Have you ever paused to consider what’s “special” about special education? You may think that the IEP is special; and It is. You may think of components of a student’s IEP as being special; they are. However, the true “meat and potatoes” of special education comes in the form of the teaching and instruction we provide to students so that they are able to achieve their goals.
Not long ago, IIEP was revised. The “needs box” was renamed as “specially designed instruction” within the program. This change prompted teachers to describe the specially designed instruction (SDI) they will be providing to the student to meet each goal.
Being prompted to describe the SDI while crafting a goal surprised many educators who thought that this was a new requirement within the law. Although the requirement to describe the SDI is newer, the provision of the law is not new. Article 7 (7-32-88) states that “specially designed instruction” means adapting, as appropriate to the needs of the student who is eligible for special education and related services, the content, methodology, or delivery of instruction to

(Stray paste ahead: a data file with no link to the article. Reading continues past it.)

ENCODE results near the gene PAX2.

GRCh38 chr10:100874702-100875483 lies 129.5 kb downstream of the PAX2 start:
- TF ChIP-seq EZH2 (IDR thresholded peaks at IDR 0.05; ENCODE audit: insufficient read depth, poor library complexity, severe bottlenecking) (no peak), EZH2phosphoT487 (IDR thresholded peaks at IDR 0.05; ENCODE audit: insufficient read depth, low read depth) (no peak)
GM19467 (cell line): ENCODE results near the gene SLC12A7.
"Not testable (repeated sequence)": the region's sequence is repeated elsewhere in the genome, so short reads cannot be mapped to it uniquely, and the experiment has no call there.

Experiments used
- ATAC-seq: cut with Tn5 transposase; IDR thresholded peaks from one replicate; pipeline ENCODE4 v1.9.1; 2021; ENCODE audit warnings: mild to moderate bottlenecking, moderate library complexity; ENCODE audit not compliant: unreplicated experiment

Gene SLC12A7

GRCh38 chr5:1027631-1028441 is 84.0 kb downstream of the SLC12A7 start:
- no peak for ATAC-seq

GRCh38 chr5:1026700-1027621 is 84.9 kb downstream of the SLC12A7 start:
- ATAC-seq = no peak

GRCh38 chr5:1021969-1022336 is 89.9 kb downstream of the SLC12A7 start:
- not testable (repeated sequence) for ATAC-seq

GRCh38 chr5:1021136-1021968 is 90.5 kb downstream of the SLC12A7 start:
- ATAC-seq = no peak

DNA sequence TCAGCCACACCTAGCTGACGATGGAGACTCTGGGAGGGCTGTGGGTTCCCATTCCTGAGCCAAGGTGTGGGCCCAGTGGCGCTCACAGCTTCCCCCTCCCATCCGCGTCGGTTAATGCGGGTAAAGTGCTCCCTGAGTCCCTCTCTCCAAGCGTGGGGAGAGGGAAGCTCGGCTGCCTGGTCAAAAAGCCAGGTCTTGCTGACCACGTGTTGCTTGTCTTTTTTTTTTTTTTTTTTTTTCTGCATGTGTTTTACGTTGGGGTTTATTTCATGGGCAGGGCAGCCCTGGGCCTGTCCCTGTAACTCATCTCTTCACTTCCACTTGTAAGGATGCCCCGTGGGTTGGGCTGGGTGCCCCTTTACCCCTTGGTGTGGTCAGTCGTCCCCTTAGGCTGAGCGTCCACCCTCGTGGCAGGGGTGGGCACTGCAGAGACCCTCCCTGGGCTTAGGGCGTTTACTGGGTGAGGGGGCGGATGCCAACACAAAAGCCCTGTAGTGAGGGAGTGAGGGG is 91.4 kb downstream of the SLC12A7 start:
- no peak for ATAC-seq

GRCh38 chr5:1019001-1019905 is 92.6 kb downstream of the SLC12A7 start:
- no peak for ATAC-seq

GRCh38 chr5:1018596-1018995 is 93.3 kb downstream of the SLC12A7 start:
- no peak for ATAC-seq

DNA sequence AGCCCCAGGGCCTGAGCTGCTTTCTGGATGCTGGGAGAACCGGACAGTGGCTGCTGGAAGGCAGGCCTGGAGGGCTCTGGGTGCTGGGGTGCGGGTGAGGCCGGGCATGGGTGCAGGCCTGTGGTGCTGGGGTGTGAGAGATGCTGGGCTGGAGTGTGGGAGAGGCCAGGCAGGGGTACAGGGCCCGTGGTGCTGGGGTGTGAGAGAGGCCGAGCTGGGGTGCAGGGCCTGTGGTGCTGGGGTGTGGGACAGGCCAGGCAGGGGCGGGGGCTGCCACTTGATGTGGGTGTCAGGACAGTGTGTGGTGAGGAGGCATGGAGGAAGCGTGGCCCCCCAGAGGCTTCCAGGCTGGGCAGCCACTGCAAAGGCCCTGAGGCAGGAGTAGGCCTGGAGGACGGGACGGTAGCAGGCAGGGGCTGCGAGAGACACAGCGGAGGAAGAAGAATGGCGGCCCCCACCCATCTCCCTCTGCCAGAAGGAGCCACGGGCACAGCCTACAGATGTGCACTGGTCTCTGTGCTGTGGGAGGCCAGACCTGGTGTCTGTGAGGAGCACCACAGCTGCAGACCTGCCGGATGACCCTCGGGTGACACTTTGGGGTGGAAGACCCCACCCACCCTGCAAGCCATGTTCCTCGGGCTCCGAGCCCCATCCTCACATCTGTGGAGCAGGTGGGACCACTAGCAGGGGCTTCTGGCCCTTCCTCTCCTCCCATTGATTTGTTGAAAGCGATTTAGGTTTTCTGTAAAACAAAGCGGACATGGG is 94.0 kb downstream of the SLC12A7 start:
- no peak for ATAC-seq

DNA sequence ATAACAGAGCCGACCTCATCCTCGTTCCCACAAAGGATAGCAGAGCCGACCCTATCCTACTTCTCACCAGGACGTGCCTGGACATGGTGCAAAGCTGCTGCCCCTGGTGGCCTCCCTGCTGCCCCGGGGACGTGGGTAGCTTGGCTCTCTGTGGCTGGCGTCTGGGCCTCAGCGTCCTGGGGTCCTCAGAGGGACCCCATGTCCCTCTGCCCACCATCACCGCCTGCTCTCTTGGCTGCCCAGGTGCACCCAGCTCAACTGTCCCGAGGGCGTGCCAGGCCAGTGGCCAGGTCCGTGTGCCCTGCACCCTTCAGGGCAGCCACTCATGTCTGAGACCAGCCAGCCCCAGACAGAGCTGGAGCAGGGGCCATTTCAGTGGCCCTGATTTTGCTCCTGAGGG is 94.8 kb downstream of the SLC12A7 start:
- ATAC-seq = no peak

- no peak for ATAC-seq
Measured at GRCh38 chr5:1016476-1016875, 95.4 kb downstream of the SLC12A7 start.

Address the unique needs of the student that result from the student’s disability; and
Ensure the student’s access to the general education curriculum so the student can meet the educational standards… that apply to all students.
Recently, the Indiana Department Office of Special Education released a guidance document entitled Spread The Word on Specifically Designed Instruction. Information included with the document defines what SDI is, and what it is not. It also provides an extensive, though not exhaustive, list of instructional practices and strategies used by teachers as examples of SDI. The communication concludes with a Q&A, resources, and references. I highly encourage you to review the document and consider the specially designed instruction you are providing for your students to enable them to meet their goals.